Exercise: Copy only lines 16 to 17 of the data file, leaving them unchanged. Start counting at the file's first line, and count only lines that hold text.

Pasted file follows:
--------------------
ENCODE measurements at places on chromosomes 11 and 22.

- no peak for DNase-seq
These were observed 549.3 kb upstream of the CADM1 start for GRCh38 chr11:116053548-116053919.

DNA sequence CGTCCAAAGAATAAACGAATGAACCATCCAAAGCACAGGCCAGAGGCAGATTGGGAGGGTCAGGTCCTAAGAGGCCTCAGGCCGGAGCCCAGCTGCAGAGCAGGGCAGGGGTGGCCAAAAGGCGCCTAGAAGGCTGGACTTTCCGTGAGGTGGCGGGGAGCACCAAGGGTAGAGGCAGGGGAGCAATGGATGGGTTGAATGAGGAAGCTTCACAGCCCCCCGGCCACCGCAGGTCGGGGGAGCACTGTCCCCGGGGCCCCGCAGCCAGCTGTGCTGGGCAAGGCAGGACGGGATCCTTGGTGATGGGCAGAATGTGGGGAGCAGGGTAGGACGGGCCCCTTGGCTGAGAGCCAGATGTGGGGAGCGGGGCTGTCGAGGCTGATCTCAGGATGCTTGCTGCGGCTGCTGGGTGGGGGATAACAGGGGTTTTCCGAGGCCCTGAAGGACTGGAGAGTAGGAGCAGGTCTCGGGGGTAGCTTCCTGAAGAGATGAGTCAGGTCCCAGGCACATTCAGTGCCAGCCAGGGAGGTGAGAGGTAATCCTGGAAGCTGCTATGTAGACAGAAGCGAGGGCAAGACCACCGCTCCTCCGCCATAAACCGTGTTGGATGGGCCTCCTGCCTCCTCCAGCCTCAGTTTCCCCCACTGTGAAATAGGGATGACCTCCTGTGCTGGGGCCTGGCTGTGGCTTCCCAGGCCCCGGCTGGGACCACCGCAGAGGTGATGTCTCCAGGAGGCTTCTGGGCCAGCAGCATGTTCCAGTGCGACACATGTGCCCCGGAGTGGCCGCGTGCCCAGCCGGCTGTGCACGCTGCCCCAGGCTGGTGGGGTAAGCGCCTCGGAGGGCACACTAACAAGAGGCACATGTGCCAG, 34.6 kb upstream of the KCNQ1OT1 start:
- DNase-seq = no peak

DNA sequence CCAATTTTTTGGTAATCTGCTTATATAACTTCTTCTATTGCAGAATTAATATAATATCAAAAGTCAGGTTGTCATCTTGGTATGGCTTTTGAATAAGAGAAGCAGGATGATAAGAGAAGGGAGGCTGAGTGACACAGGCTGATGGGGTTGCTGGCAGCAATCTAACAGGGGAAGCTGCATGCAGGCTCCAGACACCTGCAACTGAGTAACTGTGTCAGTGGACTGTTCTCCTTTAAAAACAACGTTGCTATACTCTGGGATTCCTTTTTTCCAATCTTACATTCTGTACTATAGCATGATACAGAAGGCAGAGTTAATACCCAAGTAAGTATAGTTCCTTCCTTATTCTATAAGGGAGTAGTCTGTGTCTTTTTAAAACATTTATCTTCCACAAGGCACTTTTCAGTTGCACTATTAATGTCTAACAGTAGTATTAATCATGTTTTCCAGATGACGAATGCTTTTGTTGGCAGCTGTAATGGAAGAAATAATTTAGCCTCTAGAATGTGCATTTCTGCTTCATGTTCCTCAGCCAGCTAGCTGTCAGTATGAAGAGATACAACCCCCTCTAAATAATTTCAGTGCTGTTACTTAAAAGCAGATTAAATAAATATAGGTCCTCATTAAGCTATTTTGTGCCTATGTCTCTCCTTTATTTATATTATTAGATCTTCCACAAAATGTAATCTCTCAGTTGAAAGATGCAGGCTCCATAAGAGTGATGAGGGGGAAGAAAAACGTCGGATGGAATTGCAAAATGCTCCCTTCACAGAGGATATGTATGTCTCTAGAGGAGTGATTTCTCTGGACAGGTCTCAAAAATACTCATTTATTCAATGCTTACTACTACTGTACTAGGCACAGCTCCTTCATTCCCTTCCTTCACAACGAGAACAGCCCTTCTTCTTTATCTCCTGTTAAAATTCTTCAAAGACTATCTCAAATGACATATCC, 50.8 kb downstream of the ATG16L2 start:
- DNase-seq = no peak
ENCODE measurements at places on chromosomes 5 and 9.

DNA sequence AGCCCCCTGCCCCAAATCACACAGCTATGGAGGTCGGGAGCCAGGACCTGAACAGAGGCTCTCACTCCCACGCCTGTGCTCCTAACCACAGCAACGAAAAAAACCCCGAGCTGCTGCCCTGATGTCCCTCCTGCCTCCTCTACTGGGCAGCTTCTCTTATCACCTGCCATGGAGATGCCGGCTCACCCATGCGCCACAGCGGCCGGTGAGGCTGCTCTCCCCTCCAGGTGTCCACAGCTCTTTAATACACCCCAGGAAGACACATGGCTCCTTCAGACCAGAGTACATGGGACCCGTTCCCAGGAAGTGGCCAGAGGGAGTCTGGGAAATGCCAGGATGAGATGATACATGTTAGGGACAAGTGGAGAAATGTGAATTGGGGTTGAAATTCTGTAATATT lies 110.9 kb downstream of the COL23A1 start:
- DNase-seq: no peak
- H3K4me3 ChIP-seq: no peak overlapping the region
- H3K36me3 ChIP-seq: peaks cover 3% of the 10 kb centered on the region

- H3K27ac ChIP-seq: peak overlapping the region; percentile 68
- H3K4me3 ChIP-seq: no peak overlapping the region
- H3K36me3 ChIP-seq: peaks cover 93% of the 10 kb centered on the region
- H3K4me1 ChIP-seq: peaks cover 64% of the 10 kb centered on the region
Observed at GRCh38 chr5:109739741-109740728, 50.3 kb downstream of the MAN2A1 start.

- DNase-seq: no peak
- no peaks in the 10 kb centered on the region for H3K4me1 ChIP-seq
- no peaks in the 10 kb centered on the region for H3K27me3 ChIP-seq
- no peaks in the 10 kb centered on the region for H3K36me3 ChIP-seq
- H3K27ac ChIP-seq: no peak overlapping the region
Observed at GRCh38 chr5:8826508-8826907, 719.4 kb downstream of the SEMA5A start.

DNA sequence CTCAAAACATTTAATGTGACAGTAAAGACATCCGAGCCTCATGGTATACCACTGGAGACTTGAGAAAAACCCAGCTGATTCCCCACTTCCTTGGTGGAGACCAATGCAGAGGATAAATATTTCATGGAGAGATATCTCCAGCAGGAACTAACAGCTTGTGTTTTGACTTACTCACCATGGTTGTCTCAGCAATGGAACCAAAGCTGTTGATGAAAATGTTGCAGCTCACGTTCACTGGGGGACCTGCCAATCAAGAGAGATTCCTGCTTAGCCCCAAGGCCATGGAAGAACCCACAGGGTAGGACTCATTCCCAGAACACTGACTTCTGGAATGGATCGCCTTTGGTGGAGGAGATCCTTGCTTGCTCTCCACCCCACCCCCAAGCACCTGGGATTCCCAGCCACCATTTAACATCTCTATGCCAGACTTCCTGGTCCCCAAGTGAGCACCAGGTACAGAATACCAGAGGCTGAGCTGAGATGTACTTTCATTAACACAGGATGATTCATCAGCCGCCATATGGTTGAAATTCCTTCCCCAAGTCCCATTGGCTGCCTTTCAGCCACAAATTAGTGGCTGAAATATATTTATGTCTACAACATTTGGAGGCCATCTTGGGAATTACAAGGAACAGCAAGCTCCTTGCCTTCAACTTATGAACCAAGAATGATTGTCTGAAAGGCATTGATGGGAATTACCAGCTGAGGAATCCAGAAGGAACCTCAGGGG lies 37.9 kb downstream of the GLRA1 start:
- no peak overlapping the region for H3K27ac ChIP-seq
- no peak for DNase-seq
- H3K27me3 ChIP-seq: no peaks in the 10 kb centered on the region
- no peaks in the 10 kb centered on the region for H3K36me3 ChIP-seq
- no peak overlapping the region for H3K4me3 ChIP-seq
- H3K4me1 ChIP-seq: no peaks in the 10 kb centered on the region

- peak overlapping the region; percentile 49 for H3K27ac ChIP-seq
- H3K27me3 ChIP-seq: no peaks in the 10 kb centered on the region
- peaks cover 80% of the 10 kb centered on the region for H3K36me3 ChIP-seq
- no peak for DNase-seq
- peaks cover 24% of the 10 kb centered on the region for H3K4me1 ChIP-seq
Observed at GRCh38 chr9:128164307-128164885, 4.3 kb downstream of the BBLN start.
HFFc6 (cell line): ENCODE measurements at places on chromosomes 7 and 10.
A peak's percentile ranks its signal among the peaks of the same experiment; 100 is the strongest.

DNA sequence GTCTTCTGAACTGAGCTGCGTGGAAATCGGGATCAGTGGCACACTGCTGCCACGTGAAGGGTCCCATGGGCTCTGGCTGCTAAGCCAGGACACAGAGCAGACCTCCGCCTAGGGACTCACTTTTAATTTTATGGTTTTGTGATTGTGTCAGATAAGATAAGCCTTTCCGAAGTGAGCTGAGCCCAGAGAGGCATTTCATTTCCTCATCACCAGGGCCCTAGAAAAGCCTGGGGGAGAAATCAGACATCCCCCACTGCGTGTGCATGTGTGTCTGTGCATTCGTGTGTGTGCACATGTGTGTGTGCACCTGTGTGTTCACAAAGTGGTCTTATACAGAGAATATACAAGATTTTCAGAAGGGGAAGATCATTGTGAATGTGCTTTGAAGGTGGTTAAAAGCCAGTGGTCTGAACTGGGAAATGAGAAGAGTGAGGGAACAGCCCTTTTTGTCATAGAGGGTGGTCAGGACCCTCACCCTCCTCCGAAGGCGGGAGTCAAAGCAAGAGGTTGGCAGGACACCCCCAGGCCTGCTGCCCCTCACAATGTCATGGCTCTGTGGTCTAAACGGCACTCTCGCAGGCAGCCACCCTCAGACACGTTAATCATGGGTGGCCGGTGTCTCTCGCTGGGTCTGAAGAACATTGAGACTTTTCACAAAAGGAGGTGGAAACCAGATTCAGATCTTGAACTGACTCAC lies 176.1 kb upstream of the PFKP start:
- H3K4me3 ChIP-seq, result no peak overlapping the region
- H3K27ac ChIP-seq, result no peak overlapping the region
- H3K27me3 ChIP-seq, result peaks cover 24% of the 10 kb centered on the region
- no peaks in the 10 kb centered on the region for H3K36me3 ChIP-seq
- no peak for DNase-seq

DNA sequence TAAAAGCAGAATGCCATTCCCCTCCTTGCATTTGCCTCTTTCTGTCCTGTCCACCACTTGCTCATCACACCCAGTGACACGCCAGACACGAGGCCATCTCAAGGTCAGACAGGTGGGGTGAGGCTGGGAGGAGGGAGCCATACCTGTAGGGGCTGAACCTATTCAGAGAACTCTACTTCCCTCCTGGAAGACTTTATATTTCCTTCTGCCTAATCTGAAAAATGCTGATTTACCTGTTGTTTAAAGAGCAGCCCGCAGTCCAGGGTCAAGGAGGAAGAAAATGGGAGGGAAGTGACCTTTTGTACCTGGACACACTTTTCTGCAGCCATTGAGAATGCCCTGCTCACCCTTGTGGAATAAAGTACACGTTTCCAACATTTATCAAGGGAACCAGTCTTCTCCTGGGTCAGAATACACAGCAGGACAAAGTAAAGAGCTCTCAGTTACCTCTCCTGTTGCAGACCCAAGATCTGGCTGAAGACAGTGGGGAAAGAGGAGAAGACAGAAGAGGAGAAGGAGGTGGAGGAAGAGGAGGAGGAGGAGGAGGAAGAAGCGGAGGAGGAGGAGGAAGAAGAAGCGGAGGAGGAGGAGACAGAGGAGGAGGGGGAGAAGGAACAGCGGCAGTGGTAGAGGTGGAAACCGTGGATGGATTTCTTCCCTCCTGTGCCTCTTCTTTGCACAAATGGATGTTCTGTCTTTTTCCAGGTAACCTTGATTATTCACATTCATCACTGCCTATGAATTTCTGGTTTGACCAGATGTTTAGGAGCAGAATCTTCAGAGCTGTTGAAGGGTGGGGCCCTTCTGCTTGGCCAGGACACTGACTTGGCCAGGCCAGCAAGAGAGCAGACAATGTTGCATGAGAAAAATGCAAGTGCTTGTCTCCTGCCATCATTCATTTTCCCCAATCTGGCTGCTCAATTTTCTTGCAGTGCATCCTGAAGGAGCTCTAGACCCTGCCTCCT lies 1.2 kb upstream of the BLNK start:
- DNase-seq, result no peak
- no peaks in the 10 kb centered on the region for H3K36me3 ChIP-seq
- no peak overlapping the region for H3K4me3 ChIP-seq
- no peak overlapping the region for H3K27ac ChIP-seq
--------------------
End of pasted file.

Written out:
- H3K4me1 ChIP-seq: peaks cover 64% of the 10 kb centered on the region
Observed at GRCh38 chr5:109739741-109740728, 50.3 kb downstream of the MAN2A1 start.